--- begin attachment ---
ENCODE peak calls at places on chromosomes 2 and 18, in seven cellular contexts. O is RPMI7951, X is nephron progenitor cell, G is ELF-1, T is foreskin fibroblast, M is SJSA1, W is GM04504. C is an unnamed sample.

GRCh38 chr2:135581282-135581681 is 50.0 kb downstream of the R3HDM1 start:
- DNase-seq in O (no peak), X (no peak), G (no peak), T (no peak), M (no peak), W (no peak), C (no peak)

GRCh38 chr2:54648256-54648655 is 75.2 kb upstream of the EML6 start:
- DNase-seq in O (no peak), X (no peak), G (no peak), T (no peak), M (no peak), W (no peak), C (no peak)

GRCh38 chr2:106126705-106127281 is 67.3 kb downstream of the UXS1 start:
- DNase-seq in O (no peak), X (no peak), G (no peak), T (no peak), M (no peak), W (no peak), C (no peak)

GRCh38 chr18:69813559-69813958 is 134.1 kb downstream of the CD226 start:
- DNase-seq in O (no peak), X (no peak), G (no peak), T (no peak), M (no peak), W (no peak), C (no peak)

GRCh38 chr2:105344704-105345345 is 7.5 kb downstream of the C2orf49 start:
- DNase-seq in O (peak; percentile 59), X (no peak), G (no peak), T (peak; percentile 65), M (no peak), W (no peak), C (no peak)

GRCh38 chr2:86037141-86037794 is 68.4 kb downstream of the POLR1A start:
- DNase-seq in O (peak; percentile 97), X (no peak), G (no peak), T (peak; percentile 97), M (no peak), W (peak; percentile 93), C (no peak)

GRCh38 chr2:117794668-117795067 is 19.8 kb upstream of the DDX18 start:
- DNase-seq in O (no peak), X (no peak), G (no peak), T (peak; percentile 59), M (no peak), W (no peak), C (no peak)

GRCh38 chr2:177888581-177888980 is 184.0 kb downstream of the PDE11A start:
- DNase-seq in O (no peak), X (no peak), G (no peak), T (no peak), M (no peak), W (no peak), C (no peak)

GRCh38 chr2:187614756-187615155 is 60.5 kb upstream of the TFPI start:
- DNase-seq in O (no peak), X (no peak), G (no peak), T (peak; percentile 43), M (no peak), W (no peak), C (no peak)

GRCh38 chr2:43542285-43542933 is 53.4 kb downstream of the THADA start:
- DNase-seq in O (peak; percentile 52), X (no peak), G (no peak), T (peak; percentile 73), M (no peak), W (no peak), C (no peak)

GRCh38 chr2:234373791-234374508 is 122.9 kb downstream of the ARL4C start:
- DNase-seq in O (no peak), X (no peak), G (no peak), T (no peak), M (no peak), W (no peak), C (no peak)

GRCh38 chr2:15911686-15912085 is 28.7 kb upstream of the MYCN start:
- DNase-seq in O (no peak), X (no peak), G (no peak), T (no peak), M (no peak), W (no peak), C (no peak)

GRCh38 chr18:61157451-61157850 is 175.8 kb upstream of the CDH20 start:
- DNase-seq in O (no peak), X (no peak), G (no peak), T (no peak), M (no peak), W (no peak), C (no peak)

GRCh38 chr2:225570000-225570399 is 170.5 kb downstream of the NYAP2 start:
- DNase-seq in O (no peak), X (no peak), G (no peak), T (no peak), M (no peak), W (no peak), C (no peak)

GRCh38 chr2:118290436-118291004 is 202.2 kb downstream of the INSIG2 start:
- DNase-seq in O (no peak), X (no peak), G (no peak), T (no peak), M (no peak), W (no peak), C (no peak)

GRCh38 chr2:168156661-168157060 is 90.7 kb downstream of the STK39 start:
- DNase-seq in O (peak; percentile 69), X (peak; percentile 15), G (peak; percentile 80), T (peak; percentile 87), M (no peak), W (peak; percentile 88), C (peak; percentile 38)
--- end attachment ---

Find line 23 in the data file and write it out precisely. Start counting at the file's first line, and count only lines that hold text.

- DNase-seq in O (no peak), X (no peak), G (no peak), T (no peak), M (no peak), W (no peak), C (no peak)